This won’t be adjudicated here, unless the screenwriters want to fess up in the comments. Or make a blanket denial.
And it might not ever go before the Writers Guild of America or the courts. Even if it made that far, who’s to say that the striking similarities between two films, books, etc. aren’t just a coincidence? There are only so many ideas in fiction, and only so many variations on any given plot, and as few as seven (and as many as 36) basic plots.
Two films show up at Sundance, one about a TV news crew that goes missing, another about student filmmakers who disappear in the woods of the Blair Witch? It happens.
So unless you’ve caught Jim Jarmusch red-handed stealing your script for “Broken Flowers,” or you’re Art Buchwald, willing to go to court to sue Paramount and Eddie Murphy for “Coming to America,” well…
But with all the over-heated awards buzz for Guillermo del Toro’s “The Shape of Water,” the video below has been making the rounds. You don’t have to see “Water” to realize the startling similarities (just watch the trailer) to make the connection that at the very least, they’re movies operating from the same font of inspiration.
A romance spun off “The Creature from the Black Lagoon.”
“The Space Between Us” (nothing in common with the lame teen romance of last spring with that title) is a widely-circulated 2015 student film from The Netherlands. It was actually released in June of 2015, but had been festivaled, etc. before that.
Marc S. Nollkaemper‘s film is strikingly similar in look, story, themes, setting and tone.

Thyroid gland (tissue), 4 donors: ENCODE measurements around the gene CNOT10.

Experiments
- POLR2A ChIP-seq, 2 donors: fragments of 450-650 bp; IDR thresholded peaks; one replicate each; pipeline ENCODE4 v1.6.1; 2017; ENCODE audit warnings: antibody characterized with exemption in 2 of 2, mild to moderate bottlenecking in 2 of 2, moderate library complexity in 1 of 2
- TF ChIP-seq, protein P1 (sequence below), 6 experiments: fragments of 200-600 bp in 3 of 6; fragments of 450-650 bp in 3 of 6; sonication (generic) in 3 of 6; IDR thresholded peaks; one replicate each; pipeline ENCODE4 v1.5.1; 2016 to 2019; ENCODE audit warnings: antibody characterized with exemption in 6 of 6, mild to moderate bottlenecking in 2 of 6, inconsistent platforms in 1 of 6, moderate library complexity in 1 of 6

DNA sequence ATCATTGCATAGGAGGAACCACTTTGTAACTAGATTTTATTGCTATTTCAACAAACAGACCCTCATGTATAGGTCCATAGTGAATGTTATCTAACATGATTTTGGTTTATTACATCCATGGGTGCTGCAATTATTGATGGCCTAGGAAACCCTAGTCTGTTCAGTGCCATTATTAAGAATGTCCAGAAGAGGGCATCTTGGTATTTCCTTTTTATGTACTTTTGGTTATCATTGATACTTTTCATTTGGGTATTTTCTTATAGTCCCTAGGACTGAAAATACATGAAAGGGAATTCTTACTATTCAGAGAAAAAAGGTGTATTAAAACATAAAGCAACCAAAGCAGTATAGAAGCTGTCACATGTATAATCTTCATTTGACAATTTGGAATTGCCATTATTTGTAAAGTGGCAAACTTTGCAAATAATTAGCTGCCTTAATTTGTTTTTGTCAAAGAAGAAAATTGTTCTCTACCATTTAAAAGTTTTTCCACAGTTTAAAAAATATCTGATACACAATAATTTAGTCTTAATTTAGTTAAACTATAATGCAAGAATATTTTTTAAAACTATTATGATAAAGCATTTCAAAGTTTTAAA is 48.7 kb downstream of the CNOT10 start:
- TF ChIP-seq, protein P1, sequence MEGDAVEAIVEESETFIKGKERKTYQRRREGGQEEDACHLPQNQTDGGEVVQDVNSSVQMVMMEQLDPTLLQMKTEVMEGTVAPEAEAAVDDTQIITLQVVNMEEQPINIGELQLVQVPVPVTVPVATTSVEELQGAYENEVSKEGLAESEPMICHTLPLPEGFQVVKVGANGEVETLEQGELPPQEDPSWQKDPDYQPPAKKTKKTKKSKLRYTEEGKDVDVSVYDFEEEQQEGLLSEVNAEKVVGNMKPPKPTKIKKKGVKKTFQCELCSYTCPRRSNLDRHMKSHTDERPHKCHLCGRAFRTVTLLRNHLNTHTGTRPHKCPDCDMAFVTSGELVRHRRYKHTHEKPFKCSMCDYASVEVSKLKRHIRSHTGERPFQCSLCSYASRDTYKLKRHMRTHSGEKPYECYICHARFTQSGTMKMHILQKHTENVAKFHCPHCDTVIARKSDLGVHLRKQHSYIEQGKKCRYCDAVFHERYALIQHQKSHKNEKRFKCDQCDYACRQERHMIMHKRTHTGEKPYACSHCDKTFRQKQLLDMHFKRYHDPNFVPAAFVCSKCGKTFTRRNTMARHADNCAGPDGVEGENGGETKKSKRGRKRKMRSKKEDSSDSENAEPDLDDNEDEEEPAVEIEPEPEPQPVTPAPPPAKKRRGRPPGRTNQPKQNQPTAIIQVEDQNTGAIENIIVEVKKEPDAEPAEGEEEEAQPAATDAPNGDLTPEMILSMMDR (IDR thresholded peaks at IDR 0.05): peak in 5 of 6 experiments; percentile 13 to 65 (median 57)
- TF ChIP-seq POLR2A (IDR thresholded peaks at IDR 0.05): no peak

“The Shape of Water” has had Oscar buzz since Toronto. Film festival/fanboy groupthink makes it another of those wildly over-rated effects-driven features on a par with “Logan,” “Wonder Woman,” “Alien Covenant,” “Colossal,” “Thor: Ragnorak” and “Star Wars: The Last Jedi.”
Only nobody is calling those popcorn pictures Oscar contenders.
Every single one of those movies earned effusive reviews upon release, but are mysteriously absent from top ten lists and awards season buzz. Call it pandering to the audience’s tastes or simple grade inflation from the new generation of critics, but a four star review doesn’t mean what it used.
I enjoyed but was underwhelmed by “The Shape of Water,” with its broad archetypes, obvious plotting, even more obvious casting, with unnecessary violence, superfluous scenes and characters speaking painfully phonetic “Russian” as part of its Cold War subplot.
The thought that this obviously not-the-most-original picture isn’t even as original as might first appear doesn’t help.
And now there’s a lawsuit over a 1969 play, “Let Me Hear You Whisper,” with the estate of the playwright making claims that the similarities are too numerous to be a coincidence.
All, of course, making my case that this fable is unsurprising and over-familiar, genre to the point of “generic.” I guess I wasn’t feeling the magic.